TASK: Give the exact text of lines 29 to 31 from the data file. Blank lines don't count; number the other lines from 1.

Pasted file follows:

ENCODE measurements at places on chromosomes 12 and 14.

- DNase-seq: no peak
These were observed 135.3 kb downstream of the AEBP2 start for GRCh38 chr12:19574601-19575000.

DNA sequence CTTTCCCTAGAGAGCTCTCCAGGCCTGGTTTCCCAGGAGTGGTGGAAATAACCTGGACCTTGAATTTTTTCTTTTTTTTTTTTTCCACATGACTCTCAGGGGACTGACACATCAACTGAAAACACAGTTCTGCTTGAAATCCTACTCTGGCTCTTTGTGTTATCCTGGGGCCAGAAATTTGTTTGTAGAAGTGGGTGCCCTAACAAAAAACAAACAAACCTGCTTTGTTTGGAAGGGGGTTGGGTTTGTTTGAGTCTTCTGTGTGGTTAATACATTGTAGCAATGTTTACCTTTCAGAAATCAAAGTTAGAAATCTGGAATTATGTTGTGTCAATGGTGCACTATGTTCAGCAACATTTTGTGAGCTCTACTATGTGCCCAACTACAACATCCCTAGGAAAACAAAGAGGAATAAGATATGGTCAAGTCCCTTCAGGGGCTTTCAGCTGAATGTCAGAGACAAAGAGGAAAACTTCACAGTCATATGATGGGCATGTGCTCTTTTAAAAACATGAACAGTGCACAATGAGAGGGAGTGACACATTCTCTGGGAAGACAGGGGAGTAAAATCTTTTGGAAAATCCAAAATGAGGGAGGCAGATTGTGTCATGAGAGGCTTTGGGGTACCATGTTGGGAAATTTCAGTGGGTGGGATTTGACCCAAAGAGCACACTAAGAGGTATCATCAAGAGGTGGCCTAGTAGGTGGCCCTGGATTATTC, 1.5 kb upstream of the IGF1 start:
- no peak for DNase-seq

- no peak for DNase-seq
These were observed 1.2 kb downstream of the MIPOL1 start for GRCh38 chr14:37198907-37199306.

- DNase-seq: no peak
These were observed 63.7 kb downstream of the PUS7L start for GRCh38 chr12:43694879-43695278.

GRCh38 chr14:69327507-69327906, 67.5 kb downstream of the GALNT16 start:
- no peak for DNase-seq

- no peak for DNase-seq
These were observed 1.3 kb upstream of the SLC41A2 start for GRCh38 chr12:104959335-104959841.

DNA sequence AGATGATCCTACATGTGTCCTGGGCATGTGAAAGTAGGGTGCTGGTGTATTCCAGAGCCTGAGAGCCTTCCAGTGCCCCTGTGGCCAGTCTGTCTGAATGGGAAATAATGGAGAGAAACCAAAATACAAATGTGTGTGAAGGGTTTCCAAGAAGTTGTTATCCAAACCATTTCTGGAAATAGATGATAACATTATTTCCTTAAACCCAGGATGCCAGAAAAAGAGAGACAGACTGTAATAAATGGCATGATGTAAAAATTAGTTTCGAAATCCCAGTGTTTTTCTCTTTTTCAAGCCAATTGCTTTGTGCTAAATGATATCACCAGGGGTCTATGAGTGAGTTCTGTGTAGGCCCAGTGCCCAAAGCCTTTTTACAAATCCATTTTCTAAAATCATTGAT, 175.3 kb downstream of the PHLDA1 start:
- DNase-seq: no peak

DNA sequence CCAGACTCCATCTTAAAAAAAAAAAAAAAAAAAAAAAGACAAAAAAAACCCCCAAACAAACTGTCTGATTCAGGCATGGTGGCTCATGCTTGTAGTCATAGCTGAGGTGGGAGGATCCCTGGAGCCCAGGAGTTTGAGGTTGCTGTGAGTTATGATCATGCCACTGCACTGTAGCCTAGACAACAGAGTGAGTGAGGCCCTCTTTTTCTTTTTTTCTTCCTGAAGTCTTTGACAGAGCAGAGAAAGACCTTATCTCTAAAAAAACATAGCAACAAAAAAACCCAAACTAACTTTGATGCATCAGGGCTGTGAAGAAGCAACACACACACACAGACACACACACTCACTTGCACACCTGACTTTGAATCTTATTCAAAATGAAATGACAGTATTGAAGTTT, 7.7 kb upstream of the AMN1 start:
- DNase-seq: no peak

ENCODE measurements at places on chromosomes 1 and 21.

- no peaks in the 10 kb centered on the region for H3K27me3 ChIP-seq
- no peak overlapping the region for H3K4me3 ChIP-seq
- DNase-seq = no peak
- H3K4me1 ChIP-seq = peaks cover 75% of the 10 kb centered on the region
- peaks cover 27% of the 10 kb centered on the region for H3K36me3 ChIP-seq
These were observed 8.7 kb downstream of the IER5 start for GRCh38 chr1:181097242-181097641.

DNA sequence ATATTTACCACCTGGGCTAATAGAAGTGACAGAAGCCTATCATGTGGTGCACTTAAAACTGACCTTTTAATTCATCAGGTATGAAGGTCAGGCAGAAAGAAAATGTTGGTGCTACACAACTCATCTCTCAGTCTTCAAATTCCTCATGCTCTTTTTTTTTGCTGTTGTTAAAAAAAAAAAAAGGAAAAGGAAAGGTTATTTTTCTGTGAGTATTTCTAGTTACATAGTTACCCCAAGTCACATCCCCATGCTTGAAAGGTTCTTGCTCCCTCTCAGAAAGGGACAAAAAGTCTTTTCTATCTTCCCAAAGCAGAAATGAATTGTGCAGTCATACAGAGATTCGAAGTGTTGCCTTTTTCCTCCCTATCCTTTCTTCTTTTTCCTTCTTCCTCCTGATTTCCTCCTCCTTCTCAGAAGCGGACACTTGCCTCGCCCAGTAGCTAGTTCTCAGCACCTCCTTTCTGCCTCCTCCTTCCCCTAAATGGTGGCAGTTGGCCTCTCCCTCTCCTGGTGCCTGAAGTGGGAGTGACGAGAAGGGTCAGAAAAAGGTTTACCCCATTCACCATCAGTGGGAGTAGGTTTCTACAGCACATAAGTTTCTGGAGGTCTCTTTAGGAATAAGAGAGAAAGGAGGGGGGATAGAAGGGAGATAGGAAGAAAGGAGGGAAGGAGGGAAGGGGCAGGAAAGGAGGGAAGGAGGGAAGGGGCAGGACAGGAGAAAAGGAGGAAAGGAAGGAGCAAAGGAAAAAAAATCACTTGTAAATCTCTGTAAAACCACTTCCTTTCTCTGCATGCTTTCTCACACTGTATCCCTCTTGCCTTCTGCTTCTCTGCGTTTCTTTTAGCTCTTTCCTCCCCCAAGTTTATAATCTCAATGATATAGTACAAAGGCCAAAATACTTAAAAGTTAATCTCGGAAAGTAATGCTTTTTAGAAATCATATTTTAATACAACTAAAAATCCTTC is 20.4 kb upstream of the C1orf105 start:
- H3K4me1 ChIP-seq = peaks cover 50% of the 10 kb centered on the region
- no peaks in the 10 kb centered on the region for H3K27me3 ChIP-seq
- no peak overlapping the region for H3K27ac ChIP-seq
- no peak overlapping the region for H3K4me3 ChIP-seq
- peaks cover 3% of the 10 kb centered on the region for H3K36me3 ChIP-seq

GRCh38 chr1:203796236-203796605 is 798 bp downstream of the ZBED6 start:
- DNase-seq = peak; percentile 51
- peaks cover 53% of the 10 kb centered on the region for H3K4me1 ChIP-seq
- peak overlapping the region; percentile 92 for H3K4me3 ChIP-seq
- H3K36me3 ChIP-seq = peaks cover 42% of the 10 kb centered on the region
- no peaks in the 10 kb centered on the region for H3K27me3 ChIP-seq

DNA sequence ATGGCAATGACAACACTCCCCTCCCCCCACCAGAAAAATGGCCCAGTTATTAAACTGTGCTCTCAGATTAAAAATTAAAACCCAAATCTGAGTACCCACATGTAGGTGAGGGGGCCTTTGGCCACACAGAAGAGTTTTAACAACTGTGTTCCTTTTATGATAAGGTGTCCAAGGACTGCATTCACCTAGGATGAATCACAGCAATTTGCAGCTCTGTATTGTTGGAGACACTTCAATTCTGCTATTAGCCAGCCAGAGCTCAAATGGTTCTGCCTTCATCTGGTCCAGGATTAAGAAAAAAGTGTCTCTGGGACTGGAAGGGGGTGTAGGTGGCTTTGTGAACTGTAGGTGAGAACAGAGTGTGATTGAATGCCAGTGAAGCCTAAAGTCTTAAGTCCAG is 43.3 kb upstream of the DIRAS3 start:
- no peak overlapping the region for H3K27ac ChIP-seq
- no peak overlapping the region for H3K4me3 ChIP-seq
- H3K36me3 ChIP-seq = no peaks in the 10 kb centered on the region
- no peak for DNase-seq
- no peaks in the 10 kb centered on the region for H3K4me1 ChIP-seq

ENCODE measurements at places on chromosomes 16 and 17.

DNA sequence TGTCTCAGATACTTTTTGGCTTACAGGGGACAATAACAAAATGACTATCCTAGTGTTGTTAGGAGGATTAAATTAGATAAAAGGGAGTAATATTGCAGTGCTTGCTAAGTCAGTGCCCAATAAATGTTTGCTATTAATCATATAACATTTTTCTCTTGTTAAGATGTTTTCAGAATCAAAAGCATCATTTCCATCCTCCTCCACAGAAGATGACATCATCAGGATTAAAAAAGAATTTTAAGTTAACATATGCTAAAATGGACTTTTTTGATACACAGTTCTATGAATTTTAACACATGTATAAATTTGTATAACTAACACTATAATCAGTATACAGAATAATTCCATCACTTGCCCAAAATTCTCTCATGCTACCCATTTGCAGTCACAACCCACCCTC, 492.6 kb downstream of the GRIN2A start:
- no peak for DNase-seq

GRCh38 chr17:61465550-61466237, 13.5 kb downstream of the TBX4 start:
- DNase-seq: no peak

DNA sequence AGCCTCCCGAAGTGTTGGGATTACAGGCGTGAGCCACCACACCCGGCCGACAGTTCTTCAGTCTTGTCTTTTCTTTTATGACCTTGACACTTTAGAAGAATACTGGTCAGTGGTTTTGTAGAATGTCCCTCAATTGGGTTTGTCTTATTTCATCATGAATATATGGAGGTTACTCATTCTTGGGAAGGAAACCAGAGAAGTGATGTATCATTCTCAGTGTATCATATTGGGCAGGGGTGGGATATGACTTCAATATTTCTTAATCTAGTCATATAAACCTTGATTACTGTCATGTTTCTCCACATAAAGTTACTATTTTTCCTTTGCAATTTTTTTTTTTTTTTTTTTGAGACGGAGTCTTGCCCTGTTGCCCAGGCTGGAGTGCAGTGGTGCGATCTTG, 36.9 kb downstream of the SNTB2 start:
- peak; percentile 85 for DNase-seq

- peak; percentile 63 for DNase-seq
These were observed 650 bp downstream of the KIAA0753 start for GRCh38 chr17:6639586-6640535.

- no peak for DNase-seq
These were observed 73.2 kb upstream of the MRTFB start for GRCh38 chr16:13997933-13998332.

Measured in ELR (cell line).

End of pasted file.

- no peak overlapping the region for H3K4me3 ChIP-seq
- peaks cover 3% of the 10 kb centered on the region for H3K36me3 ChIP-seq

GRCh38 chr1:203796236-203796605 is 798 bp downstream of the ZBED6 start: